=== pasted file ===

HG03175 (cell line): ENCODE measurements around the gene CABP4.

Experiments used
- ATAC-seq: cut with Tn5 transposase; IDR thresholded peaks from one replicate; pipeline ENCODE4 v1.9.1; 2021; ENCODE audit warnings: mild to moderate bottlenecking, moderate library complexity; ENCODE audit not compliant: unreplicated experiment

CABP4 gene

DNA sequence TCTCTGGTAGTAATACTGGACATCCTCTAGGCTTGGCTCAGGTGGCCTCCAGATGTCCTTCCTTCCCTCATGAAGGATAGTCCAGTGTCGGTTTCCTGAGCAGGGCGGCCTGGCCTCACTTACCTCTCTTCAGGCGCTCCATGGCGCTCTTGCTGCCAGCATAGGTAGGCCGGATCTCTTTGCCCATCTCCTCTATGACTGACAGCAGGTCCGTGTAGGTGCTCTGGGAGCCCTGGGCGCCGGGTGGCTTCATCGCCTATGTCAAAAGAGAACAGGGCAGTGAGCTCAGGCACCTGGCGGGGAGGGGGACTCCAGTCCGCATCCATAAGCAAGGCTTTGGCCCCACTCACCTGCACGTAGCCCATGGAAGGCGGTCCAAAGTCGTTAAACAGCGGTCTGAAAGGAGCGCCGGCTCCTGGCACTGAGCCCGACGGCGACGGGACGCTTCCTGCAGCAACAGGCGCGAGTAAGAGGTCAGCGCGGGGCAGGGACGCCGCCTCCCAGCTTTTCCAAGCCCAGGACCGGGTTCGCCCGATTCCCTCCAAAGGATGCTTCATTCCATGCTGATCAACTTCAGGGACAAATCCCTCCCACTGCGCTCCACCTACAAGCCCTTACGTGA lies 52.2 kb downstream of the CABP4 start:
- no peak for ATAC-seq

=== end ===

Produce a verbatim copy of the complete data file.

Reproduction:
HG03175 (cell line): ENCODE measurements around the gene CABP4.

Experiments used
- ATAC-seq: cut with Tn5 transposase; IDR thresholded peaks from one replicate; pipeline ENCODE4 v1.9.1; 2021; ENCODE audit warnings: mild to moderate bottlenecking, moderate library complexity; ENCODE audit not compliant: unreplicated experiment

CABP4 gene

DNA sequence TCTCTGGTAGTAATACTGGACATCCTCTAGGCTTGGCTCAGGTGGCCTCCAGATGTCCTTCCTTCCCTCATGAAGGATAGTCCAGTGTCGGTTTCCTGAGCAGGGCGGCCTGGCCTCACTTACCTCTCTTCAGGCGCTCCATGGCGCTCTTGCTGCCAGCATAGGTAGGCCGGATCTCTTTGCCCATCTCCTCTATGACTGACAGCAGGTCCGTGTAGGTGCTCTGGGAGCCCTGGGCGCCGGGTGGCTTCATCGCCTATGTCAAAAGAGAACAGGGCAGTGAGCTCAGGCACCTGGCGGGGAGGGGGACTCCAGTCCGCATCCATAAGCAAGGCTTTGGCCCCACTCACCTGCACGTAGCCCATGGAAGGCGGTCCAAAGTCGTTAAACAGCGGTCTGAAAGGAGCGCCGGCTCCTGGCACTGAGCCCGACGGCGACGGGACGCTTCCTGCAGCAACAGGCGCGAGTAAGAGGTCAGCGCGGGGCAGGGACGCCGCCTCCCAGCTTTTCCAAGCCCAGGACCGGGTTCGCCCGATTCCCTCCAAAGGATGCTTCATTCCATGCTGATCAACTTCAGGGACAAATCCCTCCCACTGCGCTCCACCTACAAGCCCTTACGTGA lies 52.2 kb downstream of the CABP4 start:
- no peak for ATAC-seq